The Research Information Hub gathers information regarding publications, research data, researchers and funding decisions from multiple sources, and they can be utilized for various purposes. Research Funding Database collects information related to the research funding process from both public and private funders. The gathered information contains, for example, information about the amount and length of funding, description of the granted project, granted researchers and organizations and information about the funder and the associated call.

  1. The Hub helps to get rid of unnecessary administrative tasks

The main purpose of the Research Information Hub is to lighten the administrative burden endured by the researches. The Hub enables information entered in one system to be utilized in other systems as well. For example, publication information stored in the Hub can be used in funding applications or reporting. Furthermore, the researcher can easily discover and access different funding options thanks to enhanced visibility. The Hub also provides information about grants directly to the researcher’s home organization.

  1.    A window to the research in Finland

The upcoming public portal of the Research Information Hub – www.research.fi – provides free and unlimited browsing access to the Hub’s information. A comprehensive picture of the research conducted in Finland will be available for the first time. The hub offers insights into what is being researched and funded. Regardless of the funding source, domestic funding is equally discoverable. The private foundations and funds have a significant role in supporting research, and thanks to the Hub, their role will be accordingly presented.

  1.    Highlighting the impact of the research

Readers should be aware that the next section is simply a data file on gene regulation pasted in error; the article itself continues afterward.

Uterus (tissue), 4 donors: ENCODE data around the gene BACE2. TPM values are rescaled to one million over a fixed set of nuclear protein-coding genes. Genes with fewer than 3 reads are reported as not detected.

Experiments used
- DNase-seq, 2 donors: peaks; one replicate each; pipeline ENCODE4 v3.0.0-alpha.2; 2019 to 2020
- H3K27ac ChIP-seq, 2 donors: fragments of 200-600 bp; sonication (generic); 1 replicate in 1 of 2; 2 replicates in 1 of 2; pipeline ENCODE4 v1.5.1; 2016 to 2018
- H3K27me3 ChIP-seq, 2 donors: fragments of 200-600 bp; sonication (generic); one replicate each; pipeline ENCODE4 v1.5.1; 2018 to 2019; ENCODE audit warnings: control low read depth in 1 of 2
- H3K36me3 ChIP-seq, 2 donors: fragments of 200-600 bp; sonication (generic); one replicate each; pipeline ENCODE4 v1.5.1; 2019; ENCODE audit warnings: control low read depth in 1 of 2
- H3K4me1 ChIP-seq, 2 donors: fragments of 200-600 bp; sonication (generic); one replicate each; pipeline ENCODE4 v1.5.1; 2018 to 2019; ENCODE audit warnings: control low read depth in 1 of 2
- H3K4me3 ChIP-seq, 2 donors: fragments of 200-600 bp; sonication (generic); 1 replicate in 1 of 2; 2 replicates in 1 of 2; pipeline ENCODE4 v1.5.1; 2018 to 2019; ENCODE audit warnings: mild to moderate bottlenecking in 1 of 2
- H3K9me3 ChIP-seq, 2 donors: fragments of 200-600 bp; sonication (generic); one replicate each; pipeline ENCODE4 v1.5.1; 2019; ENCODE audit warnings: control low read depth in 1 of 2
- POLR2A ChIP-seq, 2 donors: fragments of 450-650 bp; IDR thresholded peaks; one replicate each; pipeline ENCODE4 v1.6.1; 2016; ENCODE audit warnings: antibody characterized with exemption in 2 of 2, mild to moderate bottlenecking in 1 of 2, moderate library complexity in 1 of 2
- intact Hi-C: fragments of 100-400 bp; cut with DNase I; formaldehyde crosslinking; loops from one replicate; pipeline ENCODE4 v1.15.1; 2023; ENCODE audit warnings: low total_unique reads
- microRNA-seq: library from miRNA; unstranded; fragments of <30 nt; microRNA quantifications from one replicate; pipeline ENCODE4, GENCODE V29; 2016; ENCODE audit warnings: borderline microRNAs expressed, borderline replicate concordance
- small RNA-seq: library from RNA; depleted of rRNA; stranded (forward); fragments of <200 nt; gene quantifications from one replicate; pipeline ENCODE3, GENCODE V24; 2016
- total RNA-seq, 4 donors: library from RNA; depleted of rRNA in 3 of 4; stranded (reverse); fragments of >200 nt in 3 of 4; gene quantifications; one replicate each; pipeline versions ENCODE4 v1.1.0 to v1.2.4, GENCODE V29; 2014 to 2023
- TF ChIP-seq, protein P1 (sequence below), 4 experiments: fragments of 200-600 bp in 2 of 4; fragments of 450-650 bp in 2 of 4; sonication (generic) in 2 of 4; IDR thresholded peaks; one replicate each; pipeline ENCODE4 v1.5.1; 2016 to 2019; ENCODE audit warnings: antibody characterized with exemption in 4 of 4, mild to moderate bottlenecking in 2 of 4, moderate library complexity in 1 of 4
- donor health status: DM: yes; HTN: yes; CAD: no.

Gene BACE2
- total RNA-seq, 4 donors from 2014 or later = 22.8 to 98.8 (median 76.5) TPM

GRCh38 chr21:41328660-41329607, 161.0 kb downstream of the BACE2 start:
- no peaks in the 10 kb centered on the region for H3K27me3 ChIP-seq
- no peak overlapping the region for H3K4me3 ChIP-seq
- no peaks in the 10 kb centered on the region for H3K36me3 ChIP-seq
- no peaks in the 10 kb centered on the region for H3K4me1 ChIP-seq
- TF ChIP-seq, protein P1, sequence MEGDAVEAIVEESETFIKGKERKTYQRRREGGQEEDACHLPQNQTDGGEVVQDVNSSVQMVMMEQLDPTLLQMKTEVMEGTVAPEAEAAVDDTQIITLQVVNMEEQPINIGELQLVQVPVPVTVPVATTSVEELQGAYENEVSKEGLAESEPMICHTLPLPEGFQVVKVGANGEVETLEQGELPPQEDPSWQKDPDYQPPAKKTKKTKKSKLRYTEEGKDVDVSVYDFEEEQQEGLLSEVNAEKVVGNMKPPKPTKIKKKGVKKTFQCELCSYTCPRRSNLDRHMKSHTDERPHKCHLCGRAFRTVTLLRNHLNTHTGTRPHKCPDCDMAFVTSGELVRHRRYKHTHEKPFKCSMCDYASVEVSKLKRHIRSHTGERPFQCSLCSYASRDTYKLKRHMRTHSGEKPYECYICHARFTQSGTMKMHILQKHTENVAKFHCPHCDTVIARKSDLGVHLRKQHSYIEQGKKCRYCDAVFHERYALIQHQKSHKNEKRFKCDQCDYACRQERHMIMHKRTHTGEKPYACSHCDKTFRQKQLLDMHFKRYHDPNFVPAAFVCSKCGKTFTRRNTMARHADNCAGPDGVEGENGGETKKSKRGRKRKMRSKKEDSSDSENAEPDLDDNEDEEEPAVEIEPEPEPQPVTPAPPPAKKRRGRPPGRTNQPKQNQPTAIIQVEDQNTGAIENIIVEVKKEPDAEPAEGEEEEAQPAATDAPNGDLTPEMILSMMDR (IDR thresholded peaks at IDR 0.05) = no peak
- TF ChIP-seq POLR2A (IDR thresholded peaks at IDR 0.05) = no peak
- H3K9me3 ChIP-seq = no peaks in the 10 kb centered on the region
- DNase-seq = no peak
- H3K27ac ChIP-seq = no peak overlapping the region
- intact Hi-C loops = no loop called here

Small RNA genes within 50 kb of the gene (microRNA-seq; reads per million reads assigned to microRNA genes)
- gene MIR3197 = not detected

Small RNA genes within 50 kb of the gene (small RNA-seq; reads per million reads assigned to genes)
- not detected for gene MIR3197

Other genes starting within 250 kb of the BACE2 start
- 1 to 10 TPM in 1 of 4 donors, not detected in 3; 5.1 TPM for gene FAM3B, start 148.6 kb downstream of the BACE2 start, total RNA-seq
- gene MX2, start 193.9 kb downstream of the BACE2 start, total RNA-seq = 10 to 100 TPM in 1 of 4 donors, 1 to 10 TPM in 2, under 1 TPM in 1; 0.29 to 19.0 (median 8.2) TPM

Research Funding Database supports the evaluation of the results and impact of research funding. It lays the groundwork for the foundations to build new tools to improve existing processes and increase collaboration. Research results supported by the funding can be actually followed up, and grants can be connected to research outputs, data, researchers, and organizations. Cumulative data allows analyzing the development of research funding in Finland.

  1.       Principles of processing personal data thoroughly addressed

Each funder is responsible for their own data disclosed in the Research Funding Database. Currently, the funders either grant their funding under the condition that the information can be published or request consent from the applicant.

Comparing approaches – research information hub in New Zealand

Notes from the steering group meeting on 11th June 2018

The latest steering group meeting of the Finnish Research Information Hub had a pleasant addition to the agenda, when a visitor outside the Finnish stakeholder group – and outside Finland, joined us. Jackie Fawcett, Principal Advisor of Science and Innovation Trends from New Zealand, introduced us to the  New Zealand’s national research information system NRIS which is currently being developed by the Ministry of Business, Innovation & Employment. The meeting offered us a great opportunity to exchange experiences and ideas about the process of building a national research information system.